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It has been quite a while since a creature feature has generated the level of enthusiasm created by John Krasinski's A Quiet Place, and it has many wondering if it could turn into the horror film to beat this year. The film takes a decidedly old-school approach to the creation of its atmosphere and tension, and Krasinski apparently looked to another classic monster movie to establish his tone. In fact, during a recent interview with A Quiet Place producers Andrew Form and Brad Fuller, CinemaBlend learned that Krasinski paid particular attention to Steven Spielberg's Jaws in his restrained approach to his film. Form explained:
Creatively, John was always talking about Jaws. From the first conversation we've ever had about the movie, he was referencing that film. We've all learned that, Brad and I have worked on a lot of these genre films, the less you show the scarier. We really talked about when do you show the creature? How much here or there? That scene in the cornfield with Reagan, the daughter, that scene could've been two minutes longer with the two of them. It was really talked about, how much to show.
So, from the very beginning, John Krasinski wanted to take a conservative approach to his work on A Quiet Place. The film was designed to generate tension, and he did that by referring to Steven Spielberg's work on Jaws as a template for withholding the monsters from view. As a result, the film's creatures are rarely seen, and the scenes in which they do appear are intentionally kept short.
Of course, if you have seen Jaws, then you already know what Andrew Form is referring to. The classic horror film/proto-blockbuster has become iconic for its tendency to withhold the shark from view, resulting in famous scenes like the infamous first kill, seen below.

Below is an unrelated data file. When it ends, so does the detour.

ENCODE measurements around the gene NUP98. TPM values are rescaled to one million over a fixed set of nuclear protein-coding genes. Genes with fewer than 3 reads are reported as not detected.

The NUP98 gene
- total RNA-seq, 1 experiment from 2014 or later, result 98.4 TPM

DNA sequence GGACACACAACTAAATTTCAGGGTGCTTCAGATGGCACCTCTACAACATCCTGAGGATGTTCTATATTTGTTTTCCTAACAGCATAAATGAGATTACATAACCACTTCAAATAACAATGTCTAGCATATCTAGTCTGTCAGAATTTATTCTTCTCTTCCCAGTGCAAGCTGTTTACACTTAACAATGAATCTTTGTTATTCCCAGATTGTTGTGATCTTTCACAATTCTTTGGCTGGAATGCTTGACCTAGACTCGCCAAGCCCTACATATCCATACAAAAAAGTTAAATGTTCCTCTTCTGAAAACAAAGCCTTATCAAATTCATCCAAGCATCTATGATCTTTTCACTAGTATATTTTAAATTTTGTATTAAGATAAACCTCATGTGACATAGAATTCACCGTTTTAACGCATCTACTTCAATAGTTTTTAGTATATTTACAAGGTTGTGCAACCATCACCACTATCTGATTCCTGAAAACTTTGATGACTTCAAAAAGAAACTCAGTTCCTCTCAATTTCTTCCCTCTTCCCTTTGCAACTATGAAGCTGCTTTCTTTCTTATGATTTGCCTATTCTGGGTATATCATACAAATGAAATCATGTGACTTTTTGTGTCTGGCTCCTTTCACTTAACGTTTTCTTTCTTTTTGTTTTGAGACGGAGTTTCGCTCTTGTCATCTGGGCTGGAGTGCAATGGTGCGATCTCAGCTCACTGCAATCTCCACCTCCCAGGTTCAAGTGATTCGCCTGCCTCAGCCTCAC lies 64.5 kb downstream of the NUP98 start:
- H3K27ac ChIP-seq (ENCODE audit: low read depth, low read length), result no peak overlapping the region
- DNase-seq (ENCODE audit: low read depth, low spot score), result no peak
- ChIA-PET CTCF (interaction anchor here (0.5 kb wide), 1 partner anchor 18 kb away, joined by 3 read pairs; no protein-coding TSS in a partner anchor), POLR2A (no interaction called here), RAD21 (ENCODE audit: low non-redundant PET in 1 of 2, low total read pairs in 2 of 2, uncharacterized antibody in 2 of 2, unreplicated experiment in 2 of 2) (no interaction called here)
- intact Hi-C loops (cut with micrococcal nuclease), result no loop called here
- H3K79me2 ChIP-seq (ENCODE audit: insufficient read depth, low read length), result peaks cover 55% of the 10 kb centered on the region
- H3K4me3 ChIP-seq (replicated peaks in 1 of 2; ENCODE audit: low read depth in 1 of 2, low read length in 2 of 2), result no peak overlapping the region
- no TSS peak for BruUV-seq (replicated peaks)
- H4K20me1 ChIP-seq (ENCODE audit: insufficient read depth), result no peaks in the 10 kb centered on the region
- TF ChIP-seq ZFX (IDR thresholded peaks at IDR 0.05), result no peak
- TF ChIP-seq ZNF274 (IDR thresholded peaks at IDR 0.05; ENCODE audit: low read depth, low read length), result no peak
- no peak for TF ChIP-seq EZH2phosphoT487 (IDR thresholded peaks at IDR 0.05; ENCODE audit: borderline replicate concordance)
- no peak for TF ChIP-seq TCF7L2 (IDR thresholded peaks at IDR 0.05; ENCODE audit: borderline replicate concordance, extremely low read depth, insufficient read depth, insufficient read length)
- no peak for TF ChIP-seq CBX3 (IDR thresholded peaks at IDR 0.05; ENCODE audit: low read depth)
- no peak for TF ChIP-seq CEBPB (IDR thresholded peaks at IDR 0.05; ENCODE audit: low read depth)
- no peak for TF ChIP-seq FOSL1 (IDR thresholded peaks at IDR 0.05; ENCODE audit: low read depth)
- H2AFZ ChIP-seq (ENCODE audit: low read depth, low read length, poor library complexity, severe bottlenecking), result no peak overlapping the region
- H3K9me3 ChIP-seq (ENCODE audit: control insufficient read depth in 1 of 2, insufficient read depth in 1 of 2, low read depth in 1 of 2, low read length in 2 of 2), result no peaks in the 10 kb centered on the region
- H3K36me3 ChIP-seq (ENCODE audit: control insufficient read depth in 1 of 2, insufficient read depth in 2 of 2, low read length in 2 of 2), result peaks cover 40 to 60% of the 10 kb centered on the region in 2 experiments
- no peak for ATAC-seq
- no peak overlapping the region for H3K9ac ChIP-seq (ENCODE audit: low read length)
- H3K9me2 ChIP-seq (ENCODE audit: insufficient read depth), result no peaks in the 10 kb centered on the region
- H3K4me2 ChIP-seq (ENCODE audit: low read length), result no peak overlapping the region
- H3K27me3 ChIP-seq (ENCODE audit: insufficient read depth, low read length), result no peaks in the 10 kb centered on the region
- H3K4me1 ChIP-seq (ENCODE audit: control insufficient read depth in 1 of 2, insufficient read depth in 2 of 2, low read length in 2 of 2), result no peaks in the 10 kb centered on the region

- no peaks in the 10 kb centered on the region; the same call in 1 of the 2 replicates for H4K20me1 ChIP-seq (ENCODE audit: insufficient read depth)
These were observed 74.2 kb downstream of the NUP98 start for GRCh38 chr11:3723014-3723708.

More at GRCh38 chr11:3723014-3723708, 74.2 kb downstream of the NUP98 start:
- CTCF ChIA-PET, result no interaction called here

With all of that said, the time does eventually come for A Quiet Place to show the monsters -- just like how Jaws finally revealed the full look at the shark. We don't want to give anything away. You'll see for yourself what happens. On that note, Andrew Form continued in our interview and explained how landing on a proper look for the creatures presented a challenge due to the number of designs that already exist in pop culture, such as the Alien Xenomorph. Form elaborated:
The design of the creature was definitely the hardest part of it. Luckily, we had ILM on the movie, who to us, are one of the best in the world, and we just kept challenging ourselves, because everyone will always say to you, 'Everything's been done. What's your creature look like?' How do you do anything new anymore, with the amount of movies that have been made? So you have these artists drawing designs and everyone looks at them and they're like 'No, that looks like Alien or that looks like this, that looks like that,' and it's really a challenge to come up with something fresh and new. We did have the sound element, which was our big deal. The hearing and the ears were the most important part of these creatures. Very late in the design process, the design of the creature actually happened and ILM, I'm sure, wishes it was six months earlier but we definitely were struggling with the design and are wildly happy with the way it came out.